• Slide 20
  • What is assertive communication? Why assertiveness is essential life skills Three-part method to become assertive, examples Assess your own assertiveness skills Part I: Assertive, Open Communication
  • Slide 21
  • Three-Step Method for Assertive Communication
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  • Be clear about your own ideas and needs Listen to the other person to understand their viewpoint Be open to alternative solutions that benefit everyone Stick to the facts, leave emotions out of discussions Sometimes you can agree to disagree Qualities of Assertive Communication
  • Slide 23
  • Many students tend to be passive It can be intimidating to speak up to a professor What will they think if I express my ideas? What if what I say does not make sense? Will my professor be angry if I disagree? Assertiveness Might Be Challenging at First
  • Slide 24
  • State the facts Clarify your thoughts about the situation and why it bothers you Explain your goals and how you would like the problem to be resolved Adapted from How to Win Friends and Influence People by Dale Carnegie Three-step Method of Assertive Communication
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  • Situation: you recently sent your supervisor a draft of a paper, and he wants you to add a section that you think is unnecessary o Requires more data collections o Delays the publication of your paper Case Study: Discussing corrections to a manuscript
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  • Request a time to meet in person/phone/email Mention that you would like discuss paper Do not discuss sensitive issues over email Always assume that other person is reasonable Assertive Approach to Resolving Problem
  • Slide 27
  • Set up a clear agenda o Corrections to manuscript o Why you think the additional section is beyond scope of paper Brainstorm about possible solutions if supervisor wants you to add section Preparing for Meeting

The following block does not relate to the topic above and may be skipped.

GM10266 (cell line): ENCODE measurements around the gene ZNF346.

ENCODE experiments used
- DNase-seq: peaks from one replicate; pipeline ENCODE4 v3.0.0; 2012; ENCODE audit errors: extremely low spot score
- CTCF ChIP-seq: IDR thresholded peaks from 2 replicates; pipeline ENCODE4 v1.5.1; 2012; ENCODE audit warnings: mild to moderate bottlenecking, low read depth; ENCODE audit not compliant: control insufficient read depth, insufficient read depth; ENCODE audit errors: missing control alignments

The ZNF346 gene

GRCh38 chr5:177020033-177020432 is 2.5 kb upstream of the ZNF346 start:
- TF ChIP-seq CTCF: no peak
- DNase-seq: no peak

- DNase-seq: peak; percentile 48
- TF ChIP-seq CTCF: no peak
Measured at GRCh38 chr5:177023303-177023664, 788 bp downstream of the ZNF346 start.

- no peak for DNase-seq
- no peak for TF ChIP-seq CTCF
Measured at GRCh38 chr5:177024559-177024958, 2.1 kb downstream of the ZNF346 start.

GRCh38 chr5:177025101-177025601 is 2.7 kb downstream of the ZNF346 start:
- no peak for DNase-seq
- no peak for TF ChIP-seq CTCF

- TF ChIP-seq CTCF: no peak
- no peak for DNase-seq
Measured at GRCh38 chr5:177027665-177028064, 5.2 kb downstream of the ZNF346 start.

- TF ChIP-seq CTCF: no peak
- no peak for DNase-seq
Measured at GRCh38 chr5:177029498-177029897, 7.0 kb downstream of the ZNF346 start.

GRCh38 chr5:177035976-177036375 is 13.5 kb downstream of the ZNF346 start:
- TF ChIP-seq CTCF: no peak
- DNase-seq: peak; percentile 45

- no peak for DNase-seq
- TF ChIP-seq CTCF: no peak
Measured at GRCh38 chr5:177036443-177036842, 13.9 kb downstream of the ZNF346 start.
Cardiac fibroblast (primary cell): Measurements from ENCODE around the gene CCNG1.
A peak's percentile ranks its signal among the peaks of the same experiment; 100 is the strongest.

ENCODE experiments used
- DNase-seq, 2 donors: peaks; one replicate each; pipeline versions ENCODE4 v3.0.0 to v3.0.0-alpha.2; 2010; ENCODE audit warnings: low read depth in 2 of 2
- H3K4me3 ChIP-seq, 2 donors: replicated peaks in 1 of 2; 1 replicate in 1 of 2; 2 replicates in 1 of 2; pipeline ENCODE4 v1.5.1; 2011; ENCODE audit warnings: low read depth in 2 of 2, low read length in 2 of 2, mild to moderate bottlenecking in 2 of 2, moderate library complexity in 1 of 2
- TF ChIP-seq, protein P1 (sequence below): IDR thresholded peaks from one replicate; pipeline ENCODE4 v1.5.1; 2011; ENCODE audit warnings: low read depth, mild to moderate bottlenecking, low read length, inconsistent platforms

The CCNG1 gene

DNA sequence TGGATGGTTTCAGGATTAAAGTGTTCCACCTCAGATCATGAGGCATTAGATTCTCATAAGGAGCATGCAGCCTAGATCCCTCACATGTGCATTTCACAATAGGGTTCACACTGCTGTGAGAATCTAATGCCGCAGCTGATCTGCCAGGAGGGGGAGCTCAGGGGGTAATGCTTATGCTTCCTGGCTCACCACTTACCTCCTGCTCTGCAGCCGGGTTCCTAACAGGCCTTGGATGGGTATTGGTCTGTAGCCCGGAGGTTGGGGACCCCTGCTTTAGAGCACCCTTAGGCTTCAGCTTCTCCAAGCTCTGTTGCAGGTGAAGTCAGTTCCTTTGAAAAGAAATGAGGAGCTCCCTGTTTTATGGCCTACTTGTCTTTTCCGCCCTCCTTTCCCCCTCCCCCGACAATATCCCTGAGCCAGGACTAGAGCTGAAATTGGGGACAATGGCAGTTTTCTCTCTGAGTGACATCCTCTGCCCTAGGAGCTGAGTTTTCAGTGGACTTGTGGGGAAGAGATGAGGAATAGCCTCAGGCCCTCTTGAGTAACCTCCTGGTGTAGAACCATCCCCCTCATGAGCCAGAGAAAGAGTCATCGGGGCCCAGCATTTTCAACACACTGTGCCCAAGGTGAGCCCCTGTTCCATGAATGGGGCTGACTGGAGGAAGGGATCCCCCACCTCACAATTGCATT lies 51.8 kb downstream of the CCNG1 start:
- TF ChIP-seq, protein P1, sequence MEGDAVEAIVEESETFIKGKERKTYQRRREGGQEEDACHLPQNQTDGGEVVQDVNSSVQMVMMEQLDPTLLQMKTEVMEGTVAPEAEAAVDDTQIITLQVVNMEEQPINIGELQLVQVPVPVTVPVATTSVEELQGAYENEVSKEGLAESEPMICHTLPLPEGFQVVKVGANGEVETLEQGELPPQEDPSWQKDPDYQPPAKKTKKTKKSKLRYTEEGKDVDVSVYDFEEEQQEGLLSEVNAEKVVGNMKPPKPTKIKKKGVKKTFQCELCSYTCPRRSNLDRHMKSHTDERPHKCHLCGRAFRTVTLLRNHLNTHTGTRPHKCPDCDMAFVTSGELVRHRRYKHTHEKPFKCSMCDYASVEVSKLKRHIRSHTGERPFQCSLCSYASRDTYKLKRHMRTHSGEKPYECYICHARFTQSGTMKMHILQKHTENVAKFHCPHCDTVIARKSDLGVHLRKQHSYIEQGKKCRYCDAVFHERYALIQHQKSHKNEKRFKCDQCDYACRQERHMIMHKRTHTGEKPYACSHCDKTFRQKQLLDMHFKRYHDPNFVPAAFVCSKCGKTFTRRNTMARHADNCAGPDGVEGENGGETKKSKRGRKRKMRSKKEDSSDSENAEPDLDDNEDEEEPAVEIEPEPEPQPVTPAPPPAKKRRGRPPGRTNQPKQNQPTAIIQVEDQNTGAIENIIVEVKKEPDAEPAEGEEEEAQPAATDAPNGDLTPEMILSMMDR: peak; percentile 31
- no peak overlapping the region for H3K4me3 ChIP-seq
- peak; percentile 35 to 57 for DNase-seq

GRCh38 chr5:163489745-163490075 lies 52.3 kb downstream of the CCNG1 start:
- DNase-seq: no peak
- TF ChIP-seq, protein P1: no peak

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  • State Facts: You would like to discuss corrections to paper Clarify: You do not think this additional section is needed, and give reasons Explain how you would like it to be resolved: o Include data in another paper o Share responsibility with another student During Meeting Use Three-step Process:
  • Slide 29
  • If there is a disagreement let supervisor talk first Be open to your supervisors viewpoint Ask questions to: o Make sure that you understand their opinions o Get feedback on alternative solutions If you cannot agree, setup a future meeting o More time to research o Discuss situation with group members Prepare Yourself for Disagreements
  • Slide 30
  • Practice open communication Get support from supervisor if you are stuck and cannot resolve problems on your own. With more experience, you will become more confident and assertive - gain respect from others You Will Learn to Become More Assertive with Practice
  • Slide 31
  • What is assertive communication? Why assertiveness is essential life skills Three-part method to become assertive, examples Assess your own assertiveness skills Part I: Assertive, Open Communication
  • Slide 32
  • { } 2 Strategies to Deal with Difficult People
  • Slide 33
  • How Do You Cope With Difficult People?
  • Slide 34
  • Types of difficult people Strategies to resolve conflicts with difficult people Explore how working with difficult people has affected your performance How to cope with chronically difficult bosses Common communication mistakes Part II: How to Resolve Conflicts with Difficult People
  • Slide 35